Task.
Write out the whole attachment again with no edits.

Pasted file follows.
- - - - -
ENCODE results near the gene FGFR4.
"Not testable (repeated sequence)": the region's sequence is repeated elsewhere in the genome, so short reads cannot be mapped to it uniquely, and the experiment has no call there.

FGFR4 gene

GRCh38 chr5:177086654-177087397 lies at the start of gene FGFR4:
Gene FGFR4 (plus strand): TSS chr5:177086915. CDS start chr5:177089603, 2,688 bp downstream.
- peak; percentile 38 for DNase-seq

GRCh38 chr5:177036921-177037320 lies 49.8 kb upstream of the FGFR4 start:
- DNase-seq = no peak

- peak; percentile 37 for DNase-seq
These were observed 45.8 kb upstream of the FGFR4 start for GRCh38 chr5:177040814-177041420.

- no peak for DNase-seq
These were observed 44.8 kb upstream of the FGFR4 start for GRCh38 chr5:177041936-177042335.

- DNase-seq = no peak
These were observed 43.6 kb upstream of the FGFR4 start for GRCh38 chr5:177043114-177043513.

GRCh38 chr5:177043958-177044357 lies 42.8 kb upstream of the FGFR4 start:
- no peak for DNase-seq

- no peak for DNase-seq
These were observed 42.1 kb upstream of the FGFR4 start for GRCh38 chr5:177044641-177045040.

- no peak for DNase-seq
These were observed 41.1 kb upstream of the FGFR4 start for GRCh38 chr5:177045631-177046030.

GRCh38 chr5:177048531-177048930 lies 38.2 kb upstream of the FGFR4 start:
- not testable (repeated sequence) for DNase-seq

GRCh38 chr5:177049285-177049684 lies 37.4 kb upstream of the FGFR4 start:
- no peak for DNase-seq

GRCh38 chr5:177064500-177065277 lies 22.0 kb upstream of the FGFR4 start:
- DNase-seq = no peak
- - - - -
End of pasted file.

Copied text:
ENCODE results near the gene FGFR4.
"Not testable (repeated sequence)": the region's sequence is repeated elsewhere in the genome, so short reads cannot be mapped to it uniquely, and the experiment has no call there.

FGFR4 gene

GRCh38 chr5:177086654-177087397 lies at the start of gene FGFR4:
Gene FGFR4 (plus strand): TSS chr5:177086915. CDS start chr5:177089603, 2,688 bp downstream.
- peak; percentile 38 for DNase-seq

GRCh38 chr5:177036921-177037320 lies 49.8 kb upstream of the FGFR4 start:
- DNase-seq = no peak

- peak; percentile 37 for DNase-seq
These were observed 45.8 kb upstream of the FGFR4 start for GRCh38 chr5:177040814-177041420.

- no peak for DNase-seq
These were observed 44.8 kb upstream of the FGFR4 start for GRCh38 chr5:177041936-177042335.

- DNase-seq = no peak
These were observed 43.6 kb upstream of the FGFR4 start for GRCh38 chr5:177043114-177043513.

GRCh38 chr5:177043958-177044357 lies 42.8 kb upstream of the FGFR4 start:
- no peak for DNase-seq

- no peak for DNase-seq
These were observed 42.1 kb upstream of the FGFR4 start for GRCh38 chr5:177044641-177045040.

- no peak for DNase-seq
These were observed 41.1 kb upstream of the FGFR4 start for GRCh38 chr5:177045631-177046030.

GRCh38 chr5:177048531-177048930 lies 38.2 kb upstream of the FGFR4 start:
- not testable (repeated sequence) for DNase-seq

GRCh38 chr5:177049285-177049684 lies 37.4 kb upstream of the FGFR4 start:
- no peak for DNase-seq

GRCh38 chr5:177064500-177065277 lies 22.0 kb upstream of the FGFR4 start:
- DNase-seq = no peak